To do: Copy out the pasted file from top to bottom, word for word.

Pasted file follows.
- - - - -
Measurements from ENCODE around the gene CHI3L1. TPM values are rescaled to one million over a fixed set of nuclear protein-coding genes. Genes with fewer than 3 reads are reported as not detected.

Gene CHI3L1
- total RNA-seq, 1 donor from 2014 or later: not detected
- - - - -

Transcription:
Measurements from ENCODE around the gene CHI3L1. TPM values are rescaled to one million over a fixed set of nuclear protein-coding genes. Genes with fewer than 3 reads are reported as not detected.

Gene CHI3L1
- total RNA-seq, 1 donor from 2014 or later: not detected